Thanks, Mr. McClarey, for helping us understand the enormous task before us…

    Jesus – help us!

Viva Cristo Rey

Tuesday, April 5, AD 2011

The must see movie of 2011:  Cristiada.  When this film comes out I will make it my personal mission to see that as many people view this movie as possible.  A movie retelling the heroic struggle of the Cristeros deserves all the support it can get, and I hope it is a box office smash. 

The story of the Cristeros is the tale of the attempt by the Mexican government to crush the Catholic Church.  Mexico had a long history of anti-clerical political movements prior to the revolution of 1910.  However, the Mexican Revolution brought to the fore radical elements that pushed through the Constitution of 1917 with its anti-clerical articles 3, 5, 27 and 130.  In his encyclical Iniquis Afflictisque, the first of three encyclicals he wrote condemning the persecution of the Church in Mexico, Pius XI decribed the war against the Church waged by the Mexican government:

In the first place, let us examine the law of 1917, known as the “Political Constitution” of the federated republic of Mexico. For our present purposes it is sufficient to point out that after declaring the separation of Church and State the Constitution refuses to recognize in the Church, as if she were an individual devoid of any civil status, all her existing rights and interdicts to her the ac quisition of any rights whatsoever in the future. The civil authority is given the right to interfere in matters of divine worship and in the external discipline of the Church. Priests are put on the level of professional men and of laborers but with this important difference, that they must be not only Mexicans by birth and cannot exceed a certain number specified by law, but are at the same time deprived of all civil and political rights. They are thus placed in the same class with criminals and the insane. Moreover, priests not only must inform the civil authorities but also a commission of ten citizens whenever they take possession of a church or are transferred to another mission. The vows of religious, religious orders, and religious congregations are outlawed in Mexico. Public divine worship is forbidden unless it take place within the confines of a church and is carried on under the watchful eye of the Government. All church buildings have been declared the property of the state. Episcopal residences, diocesan offices, seminaries, religious houses, hospitals, and all charitable institutions have been taken away from the Church and handed over to the state. As a matter of fact, the Church can no longer own property of any kind. Everything that it possessed at the period when this law was passed has now become the property of the state. Every citizen, moreover, has the right to denounce before the law any person whom he thinks is holding in his own name property for the Church. All that is required in order to make such action legal is a mere presumption of guilt. Priests are not allowed by law to inherit property of any kind except it be from persons closely related to them by blood. With reference to marriage, the power of the Church is not recognized. Every marriage between Catholics is considered valid if contracted validly according to the prescriptions of the civil code.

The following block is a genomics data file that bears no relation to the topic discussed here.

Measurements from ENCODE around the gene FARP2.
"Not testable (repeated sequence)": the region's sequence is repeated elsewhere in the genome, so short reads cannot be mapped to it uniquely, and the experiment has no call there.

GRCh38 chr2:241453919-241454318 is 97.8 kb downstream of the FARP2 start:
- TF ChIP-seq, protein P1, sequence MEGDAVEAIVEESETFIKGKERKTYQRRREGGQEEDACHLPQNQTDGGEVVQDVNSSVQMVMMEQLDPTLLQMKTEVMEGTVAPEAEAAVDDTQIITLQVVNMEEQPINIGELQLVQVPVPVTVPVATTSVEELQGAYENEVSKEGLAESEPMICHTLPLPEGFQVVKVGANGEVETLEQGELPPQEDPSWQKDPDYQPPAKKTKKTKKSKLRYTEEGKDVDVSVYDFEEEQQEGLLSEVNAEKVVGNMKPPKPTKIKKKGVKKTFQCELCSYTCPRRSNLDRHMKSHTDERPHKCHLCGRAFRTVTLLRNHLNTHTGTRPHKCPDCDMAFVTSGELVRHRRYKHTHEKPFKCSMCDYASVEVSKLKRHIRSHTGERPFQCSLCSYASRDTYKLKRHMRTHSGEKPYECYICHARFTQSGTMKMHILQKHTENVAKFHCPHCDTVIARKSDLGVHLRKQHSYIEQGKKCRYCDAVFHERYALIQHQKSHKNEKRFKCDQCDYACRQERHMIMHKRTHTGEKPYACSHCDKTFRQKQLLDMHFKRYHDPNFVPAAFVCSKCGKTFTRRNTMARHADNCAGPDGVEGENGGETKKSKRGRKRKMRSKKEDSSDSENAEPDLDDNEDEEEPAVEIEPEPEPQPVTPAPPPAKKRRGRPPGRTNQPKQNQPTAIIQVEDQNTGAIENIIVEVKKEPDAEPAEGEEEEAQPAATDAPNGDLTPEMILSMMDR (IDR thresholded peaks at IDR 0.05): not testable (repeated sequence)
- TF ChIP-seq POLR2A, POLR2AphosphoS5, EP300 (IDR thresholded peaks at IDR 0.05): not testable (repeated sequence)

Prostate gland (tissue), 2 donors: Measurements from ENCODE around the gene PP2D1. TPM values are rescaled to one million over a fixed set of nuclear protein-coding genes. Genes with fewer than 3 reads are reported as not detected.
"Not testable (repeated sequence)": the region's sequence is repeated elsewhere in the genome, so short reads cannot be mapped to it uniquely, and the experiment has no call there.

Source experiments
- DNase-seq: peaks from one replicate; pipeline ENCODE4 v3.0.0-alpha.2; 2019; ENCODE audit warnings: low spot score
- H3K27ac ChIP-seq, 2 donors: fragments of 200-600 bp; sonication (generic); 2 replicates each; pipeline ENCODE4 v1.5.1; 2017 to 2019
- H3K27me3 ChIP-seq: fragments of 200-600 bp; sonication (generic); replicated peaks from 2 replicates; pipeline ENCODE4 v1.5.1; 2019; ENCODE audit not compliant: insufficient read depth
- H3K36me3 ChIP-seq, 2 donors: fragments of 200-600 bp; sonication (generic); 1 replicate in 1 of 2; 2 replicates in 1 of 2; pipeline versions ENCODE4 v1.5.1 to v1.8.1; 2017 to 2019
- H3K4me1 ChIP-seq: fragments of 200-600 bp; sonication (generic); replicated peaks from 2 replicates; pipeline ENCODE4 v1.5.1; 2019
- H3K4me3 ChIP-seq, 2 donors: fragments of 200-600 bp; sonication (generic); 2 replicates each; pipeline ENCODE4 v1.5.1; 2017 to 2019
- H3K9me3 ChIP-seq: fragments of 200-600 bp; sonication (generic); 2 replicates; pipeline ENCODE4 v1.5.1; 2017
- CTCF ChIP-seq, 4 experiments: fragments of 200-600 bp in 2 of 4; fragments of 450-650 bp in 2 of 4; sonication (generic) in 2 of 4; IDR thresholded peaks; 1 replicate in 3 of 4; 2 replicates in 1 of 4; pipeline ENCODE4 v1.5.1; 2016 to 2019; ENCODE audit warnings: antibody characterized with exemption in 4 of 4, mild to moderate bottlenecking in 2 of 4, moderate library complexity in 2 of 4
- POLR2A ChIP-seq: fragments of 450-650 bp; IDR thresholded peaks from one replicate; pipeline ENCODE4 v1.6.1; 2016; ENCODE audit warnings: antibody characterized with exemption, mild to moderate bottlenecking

9. Education has been declared free, but with these important restrictions: both priests and religious are forbidden to open or to conduct elementary schools. It is not permitted to teach children their religion even in a private school. Diplomas or degrees conferred by private schools under control of the Church possess no legal value and are not recognized by the state. Certainly, Venerable Brothers, the men who originated, approved, and gave their sanction to such a law either are totally ignorant of what rights pertain jure divino to the Church as a perfect society, established as the ordinary means of salvation for mankind by Jesus Christ, Our Redeemer and King, to which He gave the full liberty of fulfilling her mission on earth (such ignorance seems incredible today after twenty centuries of Christianity and especially in a Catholic nation and among men who have been baptized, unless in their pride and foolishness they believe themselves able to undermine and destroy the “House of the Lord which has been solidly constructed and strongly built on the living rock”) or they have been motivated by an insane hatred to attempt anything within their power in order to harm the Church. How was it possible for the Archbishops and Bishops of Mexico to remain silent in the face of such odious laws?